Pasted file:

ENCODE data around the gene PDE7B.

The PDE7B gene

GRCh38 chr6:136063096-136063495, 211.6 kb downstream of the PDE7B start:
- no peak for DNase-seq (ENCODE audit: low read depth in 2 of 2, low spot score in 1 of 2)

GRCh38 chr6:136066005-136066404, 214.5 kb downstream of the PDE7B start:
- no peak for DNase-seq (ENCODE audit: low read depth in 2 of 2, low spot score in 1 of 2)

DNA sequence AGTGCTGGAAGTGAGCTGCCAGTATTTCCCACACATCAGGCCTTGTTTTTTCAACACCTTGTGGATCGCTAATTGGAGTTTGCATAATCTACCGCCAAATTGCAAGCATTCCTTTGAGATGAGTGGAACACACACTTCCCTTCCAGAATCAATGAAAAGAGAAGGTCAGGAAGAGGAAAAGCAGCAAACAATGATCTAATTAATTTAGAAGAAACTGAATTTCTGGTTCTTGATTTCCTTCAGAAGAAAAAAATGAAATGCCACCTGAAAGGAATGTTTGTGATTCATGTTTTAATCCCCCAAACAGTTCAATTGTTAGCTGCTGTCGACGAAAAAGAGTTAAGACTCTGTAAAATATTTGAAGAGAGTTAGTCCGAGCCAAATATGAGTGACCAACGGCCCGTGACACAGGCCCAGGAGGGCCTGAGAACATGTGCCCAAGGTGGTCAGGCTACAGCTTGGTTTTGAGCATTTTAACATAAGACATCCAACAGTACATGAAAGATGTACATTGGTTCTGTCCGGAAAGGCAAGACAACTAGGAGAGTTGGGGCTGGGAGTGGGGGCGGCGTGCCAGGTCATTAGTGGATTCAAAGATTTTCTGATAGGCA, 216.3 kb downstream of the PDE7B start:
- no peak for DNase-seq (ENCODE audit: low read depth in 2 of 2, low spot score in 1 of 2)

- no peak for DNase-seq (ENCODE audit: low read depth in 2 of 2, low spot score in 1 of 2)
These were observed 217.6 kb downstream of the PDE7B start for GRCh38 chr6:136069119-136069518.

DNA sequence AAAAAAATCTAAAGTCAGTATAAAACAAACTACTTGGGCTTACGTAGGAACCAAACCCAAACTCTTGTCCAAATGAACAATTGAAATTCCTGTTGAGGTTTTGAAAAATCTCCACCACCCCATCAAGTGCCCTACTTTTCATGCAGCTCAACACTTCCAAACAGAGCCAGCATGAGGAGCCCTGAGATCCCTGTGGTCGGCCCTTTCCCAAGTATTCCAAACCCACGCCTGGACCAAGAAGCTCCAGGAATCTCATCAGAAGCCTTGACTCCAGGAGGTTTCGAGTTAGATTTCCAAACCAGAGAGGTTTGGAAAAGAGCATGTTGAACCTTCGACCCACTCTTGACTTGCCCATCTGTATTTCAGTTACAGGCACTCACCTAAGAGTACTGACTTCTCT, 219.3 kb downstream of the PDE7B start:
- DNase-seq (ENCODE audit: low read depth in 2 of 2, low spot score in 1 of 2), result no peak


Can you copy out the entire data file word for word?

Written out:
ENCODE data around the gene PDE7B.

The PDE7B gene

GRCh38 chr6:136063096-136063495, 211.6 kb downstream of the PDE7B start:
- no peak for DNase-seq (ENCODE audit: low read depth in 2 of 2, low spot score in 1 of 2)

GRCh38 chr6:136066005-136066404, 214.5 kb downstream of the PDE7B start:
- no peak for DNase-seq (ENCODE audit: low read depth in 2 of 2, low spot score in 1 of 2)

DNA sequence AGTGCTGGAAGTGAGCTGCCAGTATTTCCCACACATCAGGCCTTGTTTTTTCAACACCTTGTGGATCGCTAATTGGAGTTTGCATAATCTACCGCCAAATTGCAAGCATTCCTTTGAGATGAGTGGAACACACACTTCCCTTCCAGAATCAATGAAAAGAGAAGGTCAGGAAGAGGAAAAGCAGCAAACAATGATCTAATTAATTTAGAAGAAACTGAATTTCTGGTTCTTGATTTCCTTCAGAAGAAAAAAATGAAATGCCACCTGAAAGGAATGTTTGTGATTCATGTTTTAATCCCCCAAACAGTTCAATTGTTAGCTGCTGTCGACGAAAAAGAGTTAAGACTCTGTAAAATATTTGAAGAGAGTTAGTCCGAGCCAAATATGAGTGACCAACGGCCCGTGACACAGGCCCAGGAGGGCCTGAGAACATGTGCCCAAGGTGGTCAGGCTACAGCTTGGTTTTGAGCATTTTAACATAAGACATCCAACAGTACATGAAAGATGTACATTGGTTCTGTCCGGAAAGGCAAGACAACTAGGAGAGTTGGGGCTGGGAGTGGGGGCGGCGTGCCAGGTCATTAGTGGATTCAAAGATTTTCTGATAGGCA, 216.3 kb downstream of the PDE7B start:
- no peak for DNase-seq (ENCODE audit: low read depth in 2 of 2, low spot score in 1 of 2)

- no peak for DNase-seq (ENCODE audit: low read depth in 2 of 2, low spot score in 1 of 2)
These were observed 217.6 kb downstream of the PDE7B start for GRCh38 chr6:136069119-136069518.

DNA sequence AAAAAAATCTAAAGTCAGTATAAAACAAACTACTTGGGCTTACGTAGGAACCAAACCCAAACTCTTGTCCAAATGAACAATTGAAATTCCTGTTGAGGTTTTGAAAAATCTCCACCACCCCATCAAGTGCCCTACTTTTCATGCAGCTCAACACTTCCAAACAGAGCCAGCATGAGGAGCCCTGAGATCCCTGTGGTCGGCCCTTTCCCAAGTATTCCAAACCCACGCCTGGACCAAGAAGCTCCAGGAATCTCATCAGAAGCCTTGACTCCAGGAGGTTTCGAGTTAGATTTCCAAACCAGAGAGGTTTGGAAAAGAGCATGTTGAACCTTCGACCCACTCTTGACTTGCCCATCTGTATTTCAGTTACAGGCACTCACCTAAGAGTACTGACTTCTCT, 219.3 kb downstream of the PDE7B start:
- DNase-seq (ENCODE audit: low read depth in 2 of 2, low spot score in 1 of 2), result no peak